Australian influencer marketing agency Social Soup has leveraged cloud-based AI services to help it analyse thousands of images to determine what elements are driving the greatest engagement for brands.
Social Soup has been in the market for over a decade and during that time has evolved significantly as social platforms and technology have changed, says founder and CEO Sharyn Smith.
When the agency launched it was very much about people catching up and sharing in the “real world,” Smith says.
“Now it’s much more around social connections and how people connect on different platforms and how they share and what inspires them and who they follow.”
The agency has worked with a number of well-known brands across a variety of industries. Clients have included LG, Nutella, Stan, L’Oréal, Bonds and Dyson.
“Ultimately at the end of the day, for us it’s finding who are the people that are influencing decision making in terms of someone buying or trying, or changing behaviour about a particular product, and partnering with them to try the products, create content and share that with their followers,” Smith says.
The agency works with influencers ranging from high-reach “Insta-famous” celebrities through to everyday people — “a mum that might be sharing it within her mum’s group”.
Since Social Soup’s founding, the scale of its business has grown significantly — with cloud services helping to underpin that growth.
“People in the past worked with a handful of influencers,” Smith says. “Now it’s very much part of their marketing and business strategy that drives their content, that feeds into their social and digital ecosystem and they’re working with hundreds, if not thousands, of influencers at a time.”
Social Soup uses a bespoke, in-house-developed system to “tap into conversations that are happening out there,” Smith says, and find the right influencers for a brand to work with. The company is able to “analyse hundreds of thousands of social media profiles very quickly for particular keywords and hashtags”.
“We wouldn’t want to have that server capacity all the time, so certainly from that side of things — being able to go up and down in terms of capacity — working on the [Amazon Web Services] platform is incredibly important for us,” Smith says.
The other key advantage from being a cloud-based business is that Social Soup can quickly integrate new services and tools and they become available, the CEO adds.
One example is Rekognition. Amazon Web Services in March announced the availability of its Rekognition service in its Sydney Region — making it the first of the company’s AI services to be available from its Australian data centres.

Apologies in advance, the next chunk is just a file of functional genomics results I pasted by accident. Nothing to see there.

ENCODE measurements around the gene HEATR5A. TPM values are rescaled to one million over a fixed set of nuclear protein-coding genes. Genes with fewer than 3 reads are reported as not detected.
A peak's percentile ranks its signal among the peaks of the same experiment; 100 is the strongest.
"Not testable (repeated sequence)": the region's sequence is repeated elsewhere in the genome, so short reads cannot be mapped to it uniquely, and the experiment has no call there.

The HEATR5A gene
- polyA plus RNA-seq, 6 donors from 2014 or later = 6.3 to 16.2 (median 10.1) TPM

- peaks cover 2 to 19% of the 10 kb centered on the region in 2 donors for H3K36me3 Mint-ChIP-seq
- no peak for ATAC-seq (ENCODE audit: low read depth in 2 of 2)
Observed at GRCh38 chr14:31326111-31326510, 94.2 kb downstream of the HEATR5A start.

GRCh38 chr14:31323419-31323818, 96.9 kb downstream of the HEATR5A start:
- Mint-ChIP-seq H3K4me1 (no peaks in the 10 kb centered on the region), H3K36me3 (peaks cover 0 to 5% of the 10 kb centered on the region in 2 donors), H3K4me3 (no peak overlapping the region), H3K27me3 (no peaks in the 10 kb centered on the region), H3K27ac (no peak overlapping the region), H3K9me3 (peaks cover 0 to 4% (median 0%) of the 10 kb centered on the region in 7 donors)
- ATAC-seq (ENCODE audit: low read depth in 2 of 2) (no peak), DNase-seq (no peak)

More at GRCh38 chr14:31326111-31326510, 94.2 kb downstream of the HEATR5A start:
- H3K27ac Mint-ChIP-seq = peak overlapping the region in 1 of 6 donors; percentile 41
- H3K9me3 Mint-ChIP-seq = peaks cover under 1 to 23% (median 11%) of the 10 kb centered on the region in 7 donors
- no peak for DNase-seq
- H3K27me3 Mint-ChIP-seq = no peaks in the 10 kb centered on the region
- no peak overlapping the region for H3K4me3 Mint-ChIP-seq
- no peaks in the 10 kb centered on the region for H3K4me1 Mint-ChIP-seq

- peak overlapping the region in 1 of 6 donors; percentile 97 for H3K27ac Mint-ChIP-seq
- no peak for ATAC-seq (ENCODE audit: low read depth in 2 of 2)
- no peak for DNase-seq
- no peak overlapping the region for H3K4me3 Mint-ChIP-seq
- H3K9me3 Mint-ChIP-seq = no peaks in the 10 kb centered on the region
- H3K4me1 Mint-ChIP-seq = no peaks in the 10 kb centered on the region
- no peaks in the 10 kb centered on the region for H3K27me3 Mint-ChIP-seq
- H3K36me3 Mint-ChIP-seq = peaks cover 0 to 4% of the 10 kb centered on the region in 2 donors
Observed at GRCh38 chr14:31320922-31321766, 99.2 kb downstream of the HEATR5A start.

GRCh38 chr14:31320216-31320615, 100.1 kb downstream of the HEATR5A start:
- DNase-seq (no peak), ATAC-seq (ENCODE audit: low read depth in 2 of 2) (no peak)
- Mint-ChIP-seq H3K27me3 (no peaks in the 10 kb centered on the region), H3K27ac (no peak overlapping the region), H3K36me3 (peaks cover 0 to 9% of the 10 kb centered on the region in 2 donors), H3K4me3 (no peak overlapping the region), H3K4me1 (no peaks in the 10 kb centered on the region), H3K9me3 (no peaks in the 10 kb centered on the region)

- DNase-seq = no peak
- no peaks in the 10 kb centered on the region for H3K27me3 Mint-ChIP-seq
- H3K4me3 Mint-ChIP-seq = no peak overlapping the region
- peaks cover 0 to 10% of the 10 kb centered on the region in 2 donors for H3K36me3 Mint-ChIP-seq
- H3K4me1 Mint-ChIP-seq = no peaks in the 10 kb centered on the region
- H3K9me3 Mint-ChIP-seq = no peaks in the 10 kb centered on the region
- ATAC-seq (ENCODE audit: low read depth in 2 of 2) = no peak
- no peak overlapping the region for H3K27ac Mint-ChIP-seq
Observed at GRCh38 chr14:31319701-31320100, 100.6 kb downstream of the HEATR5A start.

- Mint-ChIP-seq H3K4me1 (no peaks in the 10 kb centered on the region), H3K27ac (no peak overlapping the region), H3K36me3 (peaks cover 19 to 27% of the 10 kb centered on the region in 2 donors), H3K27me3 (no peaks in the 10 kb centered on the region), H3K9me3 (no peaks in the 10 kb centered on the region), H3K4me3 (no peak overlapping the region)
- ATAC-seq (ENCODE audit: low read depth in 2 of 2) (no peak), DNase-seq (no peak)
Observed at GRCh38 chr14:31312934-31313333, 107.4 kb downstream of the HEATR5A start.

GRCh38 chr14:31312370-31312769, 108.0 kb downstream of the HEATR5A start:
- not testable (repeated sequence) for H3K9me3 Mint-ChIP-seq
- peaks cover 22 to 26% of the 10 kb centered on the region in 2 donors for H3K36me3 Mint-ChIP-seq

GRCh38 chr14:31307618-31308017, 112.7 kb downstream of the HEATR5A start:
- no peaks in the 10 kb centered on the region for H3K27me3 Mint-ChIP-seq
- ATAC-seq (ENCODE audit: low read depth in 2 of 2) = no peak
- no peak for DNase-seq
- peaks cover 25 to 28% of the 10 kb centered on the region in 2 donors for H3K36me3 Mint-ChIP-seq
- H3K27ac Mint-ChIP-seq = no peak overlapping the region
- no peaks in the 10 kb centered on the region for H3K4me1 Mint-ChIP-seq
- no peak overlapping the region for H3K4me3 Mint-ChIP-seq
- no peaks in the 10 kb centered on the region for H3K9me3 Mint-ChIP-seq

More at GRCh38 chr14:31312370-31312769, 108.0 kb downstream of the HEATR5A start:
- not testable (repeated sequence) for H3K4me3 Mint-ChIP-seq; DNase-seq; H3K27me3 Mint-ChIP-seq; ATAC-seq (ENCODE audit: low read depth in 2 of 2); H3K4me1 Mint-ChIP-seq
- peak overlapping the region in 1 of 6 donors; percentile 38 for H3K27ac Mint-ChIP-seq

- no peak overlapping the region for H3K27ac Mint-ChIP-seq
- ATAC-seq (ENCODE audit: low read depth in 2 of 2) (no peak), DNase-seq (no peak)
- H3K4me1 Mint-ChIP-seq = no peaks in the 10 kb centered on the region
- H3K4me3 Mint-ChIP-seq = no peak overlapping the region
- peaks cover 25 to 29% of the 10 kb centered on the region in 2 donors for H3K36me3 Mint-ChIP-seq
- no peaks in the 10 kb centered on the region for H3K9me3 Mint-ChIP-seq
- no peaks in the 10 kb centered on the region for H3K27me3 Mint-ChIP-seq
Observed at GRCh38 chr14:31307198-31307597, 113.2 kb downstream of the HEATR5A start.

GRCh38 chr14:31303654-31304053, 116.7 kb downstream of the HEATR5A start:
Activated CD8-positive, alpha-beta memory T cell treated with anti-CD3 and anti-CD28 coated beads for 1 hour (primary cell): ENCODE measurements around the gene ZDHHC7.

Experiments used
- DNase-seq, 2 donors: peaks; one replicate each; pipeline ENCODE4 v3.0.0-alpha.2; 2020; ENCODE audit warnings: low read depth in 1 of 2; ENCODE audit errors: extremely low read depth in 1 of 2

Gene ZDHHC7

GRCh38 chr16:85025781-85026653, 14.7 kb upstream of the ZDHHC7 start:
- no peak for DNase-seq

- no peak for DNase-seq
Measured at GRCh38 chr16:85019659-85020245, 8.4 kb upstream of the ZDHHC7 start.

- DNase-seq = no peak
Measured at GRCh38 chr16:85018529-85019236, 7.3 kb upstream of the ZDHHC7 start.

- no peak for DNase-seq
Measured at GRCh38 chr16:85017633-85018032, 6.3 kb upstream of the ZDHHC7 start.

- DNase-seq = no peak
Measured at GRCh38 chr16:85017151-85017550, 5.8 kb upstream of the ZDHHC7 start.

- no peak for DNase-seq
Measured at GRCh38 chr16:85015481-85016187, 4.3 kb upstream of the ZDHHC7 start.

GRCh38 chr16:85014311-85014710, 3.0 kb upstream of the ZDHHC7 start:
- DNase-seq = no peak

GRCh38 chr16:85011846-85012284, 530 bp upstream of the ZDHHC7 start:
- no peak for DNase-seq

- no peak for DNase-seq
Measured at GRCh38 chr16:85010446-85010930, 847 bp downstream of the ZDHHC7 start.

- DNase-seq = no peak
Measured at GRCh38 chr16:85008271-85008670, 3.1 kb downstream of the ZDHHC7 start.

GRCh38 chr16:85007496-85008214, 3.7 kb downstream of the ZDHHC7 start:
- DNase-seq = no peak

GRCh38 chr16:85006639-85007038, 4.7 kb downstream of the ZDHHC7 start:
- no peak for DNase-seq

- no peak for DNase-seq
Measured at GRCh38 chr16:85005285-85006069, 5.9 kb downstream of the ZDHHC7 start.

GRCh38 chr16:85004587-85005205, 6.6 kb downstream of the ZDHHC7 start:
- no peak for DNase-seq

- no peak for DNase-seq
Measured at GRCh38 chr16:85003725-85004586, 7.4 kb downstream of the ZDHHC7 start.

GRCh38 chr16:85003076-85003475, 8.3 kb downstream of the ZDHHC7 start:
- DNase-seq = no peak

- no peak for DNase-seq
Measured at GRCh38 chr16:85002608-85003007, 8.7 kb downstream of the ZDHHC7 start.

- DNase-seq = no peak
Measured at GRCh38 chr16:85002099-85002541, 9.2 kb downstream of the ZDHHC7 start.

Amazon Rekognition provides image and video analysis. AWS says the service can be used to identify objects, people, text, scenes, and activities depicted in a still image or video as well as conduct facial analysis and facial recognition.
Smith says that Social Soup was already making extensive use of the service before its local launch — switching it on around 24 hours after AWS first announced it in late 2016.
Smith says the company was “pretty much the first in Australia” to start using the service, thanks in part to the agency’s close relationship with AWS.
“Straight away we were able to analyse vast amounts of data and look at images and analyse what’s in them, then look at what images and what influencers are driving the greatest engagement – and report back to our clients on the insights that sit behind that,” Smith says.
A campaign for an instant coffee brand’s organic range found that the best performing images featured food alongside the coffee, for example.
Social Soup’s cloud-based system is not only able to achieve scale that wouldn’t be possible with a manual approach but can also find patterns across images that might escape a human, Smith says.
“At the moment Rekognition can look for up to 2000 attributes,” the CEO says. It was used to establish, for example, that the best performing images for a major soft drink brand were those that had “high proportion of natural environment and greenery.”
“It was able to pick up on plants, and trees and that sort of side of the images that were coming through for that particular campaign,” Smith says.